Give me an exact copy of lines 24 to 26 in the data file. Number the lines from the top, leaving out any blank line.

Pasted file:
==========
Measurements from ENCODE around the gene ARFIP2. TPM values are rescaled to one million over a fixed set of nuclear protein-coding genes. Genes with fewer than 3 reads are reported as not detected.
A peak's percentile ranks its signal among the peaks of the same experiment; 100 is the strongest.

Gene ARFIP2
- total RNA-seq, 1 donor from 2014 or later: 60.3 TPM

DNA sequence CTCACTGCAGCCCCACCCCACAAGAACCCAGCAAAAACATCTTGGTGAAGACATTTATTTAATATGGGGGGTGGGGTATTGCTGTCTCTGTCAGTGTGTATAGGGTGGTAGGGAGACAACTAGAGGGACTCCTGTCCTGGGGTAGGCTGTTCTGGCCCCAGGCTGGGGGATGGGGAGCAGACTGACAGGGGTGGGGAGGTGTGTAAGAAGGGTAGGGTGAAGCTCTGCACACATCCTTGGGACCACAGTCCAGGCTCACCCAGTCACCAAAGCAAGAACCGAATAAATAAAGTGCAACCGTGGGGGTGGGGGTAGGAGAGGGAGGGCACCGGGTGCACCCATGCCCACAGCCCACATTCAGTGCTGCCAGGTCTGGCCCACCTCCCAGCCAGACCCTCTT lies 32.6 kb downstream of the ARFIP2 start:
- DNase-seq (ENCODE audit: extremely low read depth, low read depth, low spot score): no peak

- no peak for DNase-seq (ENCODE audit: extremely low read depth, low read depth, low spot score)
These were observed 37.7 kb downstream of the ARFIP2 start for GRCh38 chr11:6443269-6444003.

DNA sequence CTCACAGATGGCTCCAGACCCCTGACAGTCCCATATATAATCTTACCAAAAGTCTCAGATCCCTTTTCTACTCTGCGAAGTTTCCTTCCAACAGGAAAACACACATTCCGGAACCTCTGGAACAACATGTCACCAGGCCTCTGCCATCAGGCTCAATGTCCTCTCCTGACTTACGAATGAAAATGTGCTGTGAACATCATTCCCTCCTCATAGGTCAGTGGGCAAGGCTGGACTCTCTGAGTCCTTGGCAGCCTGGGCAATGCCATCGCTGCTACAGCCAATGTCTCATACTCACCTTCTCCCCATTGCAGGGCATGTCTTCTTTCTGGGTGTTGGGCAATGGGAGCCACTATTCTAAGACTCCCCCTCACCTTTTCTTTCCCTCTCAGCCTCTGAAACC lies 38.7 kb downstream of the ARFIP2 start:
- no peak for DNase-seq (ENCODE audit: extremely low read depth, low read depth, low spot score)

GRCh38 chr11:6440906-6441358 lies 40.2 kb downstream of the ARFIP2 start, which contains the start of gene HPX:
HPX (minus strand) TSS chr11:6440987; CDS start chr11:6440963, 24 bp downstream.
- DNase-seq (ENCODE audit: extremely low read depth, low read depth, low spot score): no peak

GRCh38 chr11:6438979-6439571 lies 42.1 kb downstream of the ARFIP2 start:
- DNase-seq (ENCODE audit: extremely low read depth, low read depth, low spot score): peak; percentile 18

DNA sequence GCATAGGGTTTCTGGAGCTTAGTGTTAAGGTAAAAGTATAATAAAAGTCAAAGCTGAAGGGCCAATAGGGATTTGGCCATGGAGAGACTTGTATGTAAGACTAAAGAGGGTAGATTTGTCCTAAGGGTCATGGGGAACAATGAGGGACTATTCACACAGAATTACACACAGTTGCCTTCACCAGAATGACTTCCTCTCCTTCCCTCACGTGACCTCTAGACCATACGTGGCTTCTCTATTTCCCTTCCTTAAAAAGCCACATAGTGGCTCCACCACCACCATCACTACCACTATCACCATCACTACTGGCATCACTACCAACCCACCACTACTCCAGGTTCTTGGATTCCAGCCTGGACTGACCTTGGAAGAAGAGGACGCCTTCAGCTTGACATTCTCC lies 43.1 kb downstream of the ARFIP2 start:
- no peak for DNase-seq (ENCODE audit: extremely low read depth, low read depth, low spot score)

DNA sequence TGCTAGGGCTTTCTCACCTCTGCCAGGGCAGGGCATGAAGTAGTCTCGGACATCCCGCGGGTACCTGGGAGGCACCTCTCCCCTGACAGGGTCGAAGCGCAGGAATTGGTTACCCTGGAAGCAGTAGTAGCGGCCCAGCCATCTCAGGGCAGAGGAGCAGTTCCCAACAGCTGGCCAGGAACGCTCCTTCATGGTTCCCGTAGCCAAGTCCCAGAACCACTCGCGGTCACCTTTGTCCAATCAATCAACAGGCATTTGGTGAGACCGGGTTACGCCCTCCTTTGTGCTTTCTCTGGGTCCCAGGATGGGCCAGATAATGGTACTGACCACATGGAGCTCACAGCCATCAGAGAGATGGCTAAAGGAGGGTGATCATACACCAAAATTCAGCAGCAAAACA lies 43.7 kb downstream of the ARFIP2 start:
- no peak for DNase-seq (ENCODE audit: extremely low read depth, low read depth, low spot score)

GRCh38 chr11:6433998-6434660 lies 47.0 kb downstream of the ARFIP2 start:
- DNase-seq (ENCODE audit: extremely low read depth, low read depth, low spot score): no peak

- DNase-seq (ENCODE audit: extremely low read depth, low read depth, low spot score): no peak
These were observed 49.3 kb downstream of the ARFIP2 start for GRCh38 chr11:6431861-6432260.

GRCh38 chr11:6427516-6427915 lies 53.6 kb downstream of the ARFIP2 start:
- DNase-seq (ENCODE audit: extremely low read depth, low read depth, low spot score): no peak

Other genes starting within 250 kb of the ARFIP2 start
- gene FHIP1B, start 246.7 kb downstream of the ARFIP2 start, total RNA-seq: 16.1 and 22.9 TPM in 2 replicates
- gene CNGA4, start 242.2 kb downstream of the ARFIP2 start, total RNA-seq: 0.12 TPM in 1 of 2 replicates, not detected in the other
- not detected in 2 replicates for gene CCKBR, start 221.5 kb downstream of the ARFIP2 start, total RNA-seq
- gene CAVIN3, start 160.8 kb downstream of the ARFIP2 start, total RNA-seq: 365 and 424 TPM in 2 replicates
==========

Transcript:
GRCh38 chr11:6427516-6427915 lies 53.6 kb downstream of the ARFIP2 start:
- DNase-seq (ENCODE audit: extremely low read depth, low read depth, low spot score): no peak

Other genes starting within 250 kb of the ARFIP2 start